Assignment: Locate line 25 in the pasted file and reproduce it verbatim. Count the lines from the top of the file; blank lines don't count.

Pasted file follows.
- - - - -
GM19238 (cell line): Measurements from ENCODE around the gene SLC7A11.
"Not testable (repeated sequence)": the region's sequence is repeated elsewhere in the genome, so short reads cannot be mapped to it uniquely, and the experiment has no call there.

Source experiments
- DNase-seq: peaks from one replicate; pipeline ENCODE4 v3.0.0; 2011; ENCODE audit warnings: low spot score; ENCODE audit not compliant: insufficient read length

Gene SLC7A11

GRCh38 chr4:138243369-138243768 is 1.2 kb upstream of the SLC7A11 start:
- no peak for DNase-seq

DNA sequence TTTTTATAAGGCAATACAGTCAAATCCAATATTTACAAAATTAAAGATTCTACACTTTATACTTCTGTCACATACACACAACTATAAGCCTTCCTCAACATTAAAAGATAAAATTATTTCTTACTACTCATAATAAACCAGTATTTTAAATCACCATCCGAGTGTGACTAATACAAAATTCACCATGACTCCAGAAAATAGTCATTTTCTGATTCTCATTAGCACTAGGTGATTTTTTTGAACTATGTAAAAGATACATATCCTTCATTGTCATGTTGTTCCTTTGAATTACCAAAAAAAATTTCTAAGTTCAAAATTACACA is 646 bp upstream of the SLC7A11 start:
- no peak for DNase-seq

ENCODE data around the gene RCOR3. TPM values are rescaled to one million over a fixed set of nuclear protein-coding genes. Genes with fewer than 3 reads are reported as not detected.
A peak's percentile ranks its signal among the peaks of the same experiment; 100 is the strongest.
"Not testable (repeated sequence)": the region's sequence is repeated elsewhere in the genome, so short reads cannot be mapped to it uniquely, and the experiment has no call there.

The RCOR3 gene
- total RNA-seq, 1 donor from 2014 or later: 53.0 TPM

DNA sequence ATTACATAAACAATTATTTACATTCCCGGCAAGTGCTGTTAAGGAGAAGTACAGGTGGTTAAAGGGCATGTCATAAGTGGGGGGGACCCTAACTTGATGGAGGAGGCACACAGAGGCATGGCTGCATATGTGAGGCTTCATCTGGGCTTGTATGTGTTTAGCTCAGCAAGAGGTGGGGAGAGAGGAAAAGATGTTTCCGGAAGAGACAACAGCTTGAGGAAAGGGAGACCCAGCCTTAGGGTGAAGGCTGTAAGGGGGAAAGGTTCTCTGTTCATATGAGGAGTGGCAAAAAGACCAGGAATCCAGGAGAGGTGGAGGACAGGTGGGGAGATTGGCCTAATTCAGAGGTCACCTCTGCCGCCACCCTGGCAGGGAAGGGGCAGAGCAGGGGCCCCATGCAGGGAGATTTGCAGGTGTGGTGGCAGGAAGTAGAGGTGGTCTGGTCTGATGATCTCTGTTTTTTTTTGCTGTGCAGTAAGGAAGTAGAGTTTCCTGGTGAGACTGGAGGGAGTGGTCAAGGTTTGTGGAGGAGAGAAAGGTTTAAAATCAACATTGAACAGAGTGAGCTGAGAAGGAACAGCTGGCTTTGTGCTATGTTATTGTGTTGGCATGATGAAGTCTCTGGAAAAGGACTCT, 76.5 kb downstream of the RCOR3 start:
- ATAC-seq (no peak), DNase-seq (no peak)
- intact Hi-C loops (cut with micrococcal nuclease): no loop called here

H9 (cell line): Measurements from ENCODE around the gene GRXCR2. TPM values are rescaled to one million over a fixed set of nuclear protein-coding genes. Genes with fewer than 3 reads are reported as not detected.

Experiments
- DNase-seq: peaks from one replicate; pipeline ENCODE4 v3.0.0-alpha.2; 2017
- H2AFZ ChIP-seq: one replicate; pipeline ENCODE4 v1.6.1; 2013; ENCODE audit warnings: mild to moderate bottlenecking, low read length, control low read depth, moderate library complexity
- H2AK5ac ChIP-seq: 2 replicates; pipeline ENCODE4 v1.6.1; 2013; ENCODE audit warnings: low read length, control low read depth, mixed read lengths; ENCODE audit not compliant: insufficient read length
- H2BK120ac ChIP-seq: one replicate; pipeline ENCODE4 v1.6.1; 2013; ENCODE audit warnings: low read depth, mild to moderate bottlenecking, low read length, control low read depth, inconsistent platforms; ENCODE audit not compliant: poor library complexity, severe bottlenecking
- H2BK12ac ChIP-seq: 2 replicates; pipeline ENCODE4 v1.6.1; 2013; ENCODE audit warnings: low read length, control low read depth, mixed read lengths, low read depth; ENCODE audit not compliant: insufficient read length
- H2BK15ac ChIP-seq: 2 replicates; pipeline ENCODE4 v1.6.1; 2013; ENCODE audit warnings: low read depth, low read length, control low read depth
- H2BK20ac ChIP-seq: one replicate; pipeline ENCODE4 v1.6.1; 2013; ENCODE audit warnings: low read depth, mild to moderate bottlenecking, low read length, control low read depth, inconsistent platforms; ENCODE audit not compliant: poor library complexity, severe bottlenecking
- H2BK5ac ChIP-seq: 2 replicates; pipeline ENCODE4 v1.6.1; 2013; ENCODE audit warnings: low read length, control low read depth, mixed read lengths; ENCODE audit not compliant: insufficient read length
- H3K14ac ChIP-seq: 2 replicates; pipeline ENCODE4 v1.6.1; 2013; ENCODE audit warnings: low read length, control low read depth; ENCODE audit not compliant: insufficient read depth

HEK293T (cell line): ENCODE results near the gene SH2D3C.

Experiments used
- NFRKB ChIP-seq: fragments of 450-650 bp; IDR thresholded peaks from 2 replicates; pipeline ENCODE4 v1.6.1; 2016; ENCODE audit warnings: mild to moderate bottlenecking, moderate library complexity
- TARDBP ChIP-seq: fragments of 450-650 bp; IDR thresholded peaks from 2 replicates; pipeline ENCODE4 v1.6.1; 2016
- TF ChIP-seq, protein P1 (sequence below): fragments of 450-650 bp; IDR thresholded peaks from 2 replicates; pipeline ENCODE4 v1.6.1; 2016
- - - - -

- H2BK15ac ChIP-seq: 2 replicates; pipeline ENCODE4 v1.6.1; 2013; ENCODE audit warnings: low read depth, low read length, control low read depth